The cover of my phonics workbook is plaid like my uniform but in reds and pinks and whites. Inside, each page is covered with little pictures. Crowns, shoes, fruits, stars, each in its own little box.

Then there are the letters. I know them all and know the sounds they make, but in English they are different. E is A and I is E, and two Os together sound like U. H has lots of friends and sounds like J when it’s alone.

It’s a lot to remember. My tongue flips and turns and bends when I try to form the sounds my teacher makes, but in my head, the letters speak to me in Spanish. Milk is “meelk.” Toad is “tow-odd.” Mouse is “moseh.”

When I get my papers back, they’re covered with Mrs. Castle’s marks. Red slashes over the pretty pictures. I have learned that 100 is the goal for everything, but those phonics workbook pages come to me with ugly numbers at the top, 80s and 70s, sometimes lower. At first, I close my eyes and try harder to hear the words I’m reading, try to listen for the sounds, but the slashes keep coming like little scratches on my skin, and eventually I give up.

Eventually, the English sounds begin to make more sense. I make room for them inside my Spanish-speaking head, and one day I discover that I can read the books my teacher reads all by myself. Then it’s like a dam has broken and I am gushing through, free to read anything I want.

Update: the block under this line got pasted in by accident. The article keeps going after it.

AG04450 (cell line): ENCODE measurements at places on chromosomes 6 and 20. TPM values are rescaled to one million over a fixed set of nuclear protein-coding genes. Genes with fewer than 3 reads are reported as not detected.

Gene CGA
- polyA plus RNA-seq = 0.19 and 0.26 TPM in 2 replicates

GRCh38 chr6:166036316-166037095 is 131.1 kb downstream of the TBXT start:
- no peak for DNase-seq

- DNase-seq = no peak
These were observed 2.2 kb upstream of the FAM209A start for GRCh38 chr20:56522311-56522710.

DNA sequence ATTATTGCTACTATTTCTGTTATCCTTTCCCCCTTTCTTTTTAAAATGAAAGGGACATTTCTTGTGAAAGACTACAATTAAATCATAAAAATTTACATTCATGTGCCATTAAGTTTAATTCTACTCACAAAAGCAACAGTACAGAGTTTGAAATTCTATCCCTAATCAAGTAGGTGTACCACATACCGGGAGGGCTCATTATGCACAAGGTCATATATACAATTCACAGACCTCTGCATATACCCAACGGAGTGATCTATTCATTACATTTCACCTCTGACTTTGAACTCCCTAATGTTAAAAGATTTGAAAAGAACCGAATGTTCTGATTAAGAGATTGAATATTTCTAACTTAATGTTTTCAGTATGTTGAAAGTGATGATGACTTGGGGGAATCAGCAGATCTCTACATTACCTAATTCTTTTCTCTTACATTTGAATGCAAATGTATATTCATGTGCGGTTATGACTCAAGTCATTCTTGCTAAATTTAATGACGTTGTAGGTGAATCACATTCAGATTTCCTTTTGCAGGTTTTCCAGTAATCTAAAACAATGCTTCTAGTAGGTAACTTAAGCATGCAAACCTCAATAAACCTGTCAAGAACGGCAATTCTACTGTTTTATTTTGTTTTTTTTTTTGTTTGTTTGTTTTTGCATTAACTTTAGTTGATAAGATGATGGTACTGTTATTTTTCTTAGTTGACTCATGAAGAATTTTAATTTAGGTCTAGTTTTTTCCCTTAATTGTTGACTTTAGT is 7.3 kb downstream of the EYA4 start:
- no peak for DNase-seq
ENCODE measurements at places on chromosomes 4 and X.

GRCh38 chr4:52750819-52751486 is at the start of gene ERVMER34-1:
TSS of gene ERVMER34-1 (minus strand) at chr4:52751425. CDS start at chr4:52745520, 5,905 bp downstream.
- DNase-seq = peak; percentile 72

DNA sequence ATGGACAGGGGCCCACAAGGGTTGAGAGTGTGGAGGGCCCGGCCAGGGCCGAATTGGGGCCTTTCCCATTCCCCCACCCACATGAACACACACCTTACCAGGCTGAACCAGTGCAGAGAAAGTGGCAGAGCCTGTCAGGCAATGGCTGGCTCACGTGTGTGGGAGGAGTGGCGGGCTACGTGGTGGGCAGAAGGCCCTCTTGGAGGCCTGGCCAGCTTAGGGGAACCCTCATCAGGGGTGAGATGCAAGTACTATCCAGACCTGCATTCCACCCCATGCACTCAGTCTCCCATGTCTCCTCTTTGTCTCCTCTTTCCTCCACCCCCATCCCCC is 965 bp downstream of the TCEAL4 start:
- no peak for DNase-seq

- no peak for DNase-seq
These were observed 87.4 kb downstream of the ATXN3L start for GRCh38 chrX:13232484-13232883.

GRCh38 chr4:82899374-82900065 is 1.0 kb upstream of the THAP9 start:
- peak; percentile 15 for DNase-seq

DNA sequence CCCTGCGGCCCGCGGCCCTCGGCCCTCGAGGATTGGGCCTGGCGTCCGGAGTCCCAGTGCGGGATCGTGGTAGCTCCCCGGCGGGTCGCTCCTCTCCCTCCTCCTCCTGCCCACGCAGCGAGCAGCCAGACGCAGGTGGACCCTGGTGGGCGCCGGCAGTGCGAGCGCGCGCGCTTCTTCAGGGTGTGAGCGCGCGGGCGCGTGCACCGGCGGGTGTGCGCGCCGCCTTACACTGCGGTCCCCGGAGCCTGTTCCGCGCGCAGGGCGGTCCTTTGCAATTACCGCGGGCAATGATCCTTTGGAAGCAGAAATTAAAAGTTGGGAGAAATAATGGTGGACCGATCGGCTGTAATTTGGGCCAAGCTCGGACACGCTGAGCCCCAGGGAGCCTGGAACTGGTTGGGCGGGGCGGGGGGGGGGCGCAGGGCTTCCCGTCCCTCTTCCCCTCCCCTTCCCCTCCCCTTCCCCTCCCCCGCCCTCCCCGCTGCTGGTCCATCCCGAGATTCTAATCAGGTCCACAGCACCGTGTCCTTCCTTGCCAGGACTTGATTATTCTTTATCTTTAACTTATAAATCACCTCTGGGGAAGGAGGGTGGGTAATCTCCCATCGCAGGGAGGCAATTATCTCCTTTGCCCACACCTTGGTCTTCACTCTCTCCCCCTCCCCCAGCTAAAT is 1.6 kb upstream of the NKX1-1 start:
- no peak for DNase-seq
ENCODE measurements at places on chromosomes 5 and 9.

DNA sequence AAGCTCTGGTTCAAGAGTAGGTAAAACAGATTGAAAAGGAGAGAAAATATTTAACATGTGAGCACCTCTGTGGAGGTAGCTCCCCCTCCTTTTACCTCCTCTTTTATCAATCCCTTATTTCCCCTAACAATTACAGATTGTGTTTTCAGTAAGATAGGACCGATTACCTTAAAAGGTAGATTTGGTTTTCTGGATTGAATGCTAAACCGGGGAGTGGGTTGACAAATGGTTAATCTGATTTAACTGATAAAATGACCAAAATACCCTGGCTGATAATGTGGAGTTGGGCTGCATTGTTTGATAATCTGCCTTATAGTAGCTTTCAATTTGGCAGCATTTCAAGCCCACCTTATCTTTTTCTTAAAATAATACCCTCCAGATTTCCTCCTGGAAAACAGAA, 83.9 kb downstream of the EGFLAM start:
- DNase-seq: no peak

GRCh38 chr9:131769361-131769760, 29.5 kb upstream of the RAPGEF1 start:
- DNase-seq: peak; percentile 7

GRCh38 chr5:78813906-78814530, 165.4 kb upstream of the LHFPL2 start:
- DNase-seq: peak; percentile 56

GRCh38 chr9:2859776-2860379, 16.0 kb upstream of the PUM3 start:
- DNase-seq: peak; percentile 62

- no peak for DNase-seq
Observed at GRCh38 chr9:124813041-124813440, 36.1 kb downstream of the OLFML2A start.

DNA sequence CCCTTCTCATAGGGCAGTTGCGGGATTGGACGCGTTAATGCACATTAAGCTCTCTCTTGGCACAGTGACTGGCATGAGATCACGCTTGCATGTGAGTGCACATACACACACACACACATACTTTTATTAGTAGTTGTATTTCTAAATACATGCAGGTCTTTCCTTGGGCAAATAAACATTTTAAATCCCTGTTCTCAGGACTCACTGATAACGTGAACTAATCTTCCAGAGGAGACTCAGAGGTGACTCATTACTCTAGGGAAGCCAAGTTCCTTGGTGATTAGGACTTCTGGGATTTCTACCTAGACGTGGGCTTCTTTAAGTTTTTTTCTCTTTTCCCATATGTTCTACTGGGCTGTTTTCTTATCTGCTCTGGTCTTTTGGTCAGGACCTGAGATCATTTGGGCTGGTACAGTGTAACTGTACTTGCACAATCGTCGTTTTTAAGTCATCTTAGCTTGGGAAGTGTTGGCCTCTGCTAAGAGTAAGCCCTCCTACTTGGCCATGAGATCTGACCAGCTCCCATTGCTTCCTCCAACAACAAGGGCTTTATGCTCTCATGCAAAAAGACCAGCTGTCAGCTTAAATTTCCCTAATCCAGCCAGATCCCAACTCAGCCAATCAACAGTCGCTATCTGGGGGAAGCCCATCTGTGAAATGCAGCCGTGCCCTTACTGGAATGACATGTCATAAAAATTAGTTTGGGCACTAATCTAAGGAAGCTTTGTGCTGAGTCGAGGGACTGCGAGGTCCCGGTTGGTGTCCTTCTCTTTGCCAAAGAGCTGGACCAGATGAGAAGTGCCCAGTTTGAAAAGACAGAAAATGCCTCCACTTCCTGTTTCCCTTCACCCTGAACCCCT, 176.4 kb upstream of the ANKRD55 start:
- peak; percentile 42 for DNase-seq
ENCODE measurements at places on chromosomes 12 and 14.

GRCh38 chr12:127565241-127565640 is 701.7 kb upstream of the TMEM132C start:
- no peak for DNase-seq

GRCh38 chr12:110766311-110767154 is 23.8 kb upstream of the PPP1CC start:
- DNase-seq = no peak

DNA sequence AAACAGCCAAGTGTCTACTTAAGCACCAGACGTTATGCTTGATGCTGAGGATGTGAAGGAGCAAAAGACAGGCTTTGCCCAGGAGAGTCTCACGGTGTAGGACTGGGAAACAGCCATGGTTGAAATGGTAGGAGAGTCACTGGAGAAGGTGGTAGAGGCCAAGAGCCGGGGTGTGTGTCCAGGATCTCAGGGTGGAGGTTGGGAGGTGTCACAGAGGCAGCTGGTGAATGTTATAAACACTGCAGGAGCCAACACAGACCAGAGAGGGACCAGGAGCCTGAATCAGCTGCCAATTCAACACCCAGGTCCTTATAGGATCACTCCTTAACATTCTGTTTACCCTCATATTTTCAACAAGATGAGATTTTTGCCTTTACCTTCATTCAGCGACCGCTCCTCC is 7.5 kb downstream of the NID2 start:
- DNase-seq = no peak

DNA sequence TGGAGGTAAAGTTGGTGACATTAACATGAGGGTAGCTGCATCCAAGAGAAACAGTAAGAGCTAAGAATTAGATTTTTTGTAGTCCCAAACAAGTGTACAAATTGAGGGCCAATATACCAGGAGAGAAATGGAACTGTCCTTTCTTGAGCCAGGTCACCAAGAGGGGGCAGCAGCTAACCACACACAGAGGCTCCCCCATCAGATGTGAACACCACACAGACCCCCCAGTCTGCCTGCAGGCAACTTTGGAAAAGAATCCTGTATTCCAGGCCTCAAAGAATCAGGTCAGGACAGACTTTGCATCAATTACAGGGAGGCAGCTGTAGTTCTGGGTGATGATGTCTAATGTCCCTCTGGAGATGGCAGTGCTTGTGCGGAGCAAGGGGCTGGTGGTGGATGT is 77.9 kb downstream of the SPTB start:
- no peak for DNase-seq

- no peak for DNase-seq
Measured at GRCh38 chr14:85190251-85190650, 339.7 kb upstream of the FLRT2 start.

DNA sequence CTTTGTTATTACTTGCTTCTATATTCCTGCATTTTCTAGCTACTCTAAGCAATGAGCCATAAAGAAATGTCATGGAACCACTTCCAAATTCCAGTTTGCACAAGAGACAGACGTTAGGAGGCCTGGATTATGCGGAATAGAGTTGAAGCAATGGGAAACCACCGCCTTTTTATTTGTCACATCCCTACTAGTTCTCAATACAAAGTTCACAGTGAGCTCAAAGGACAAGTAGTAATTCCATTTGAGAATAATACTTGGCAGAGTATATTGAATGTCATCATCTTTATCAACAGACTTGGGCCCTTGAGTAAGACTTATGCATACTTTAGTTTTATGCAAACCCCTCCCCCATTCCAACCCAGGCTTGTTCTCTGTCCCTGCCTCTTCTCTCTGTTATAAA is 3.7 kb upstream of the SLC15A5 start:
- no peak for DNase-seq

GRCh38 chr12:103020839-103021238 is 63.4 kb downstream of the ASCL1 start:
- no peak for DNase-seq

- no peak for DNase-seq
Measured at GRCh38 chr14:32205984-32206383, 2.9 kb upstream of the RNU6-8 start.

I spend more time coloring the pictures, adding details here and there, a ribbon to a girl’s head, leaves to a flower. The directions say to draw a ring around the correct answer. I know they mean a circle, but I start making fancy diamond wedding bands instead. Mrs. Castle calls me over for a private conversation.

“You need to try harder,” she says, pleading. “Focus on the words.”

I admire her thick brown hair as she speaks, the way it curls under at the ends. I don’t want to make her angry. I wish I could be as good at phonics as I am at math.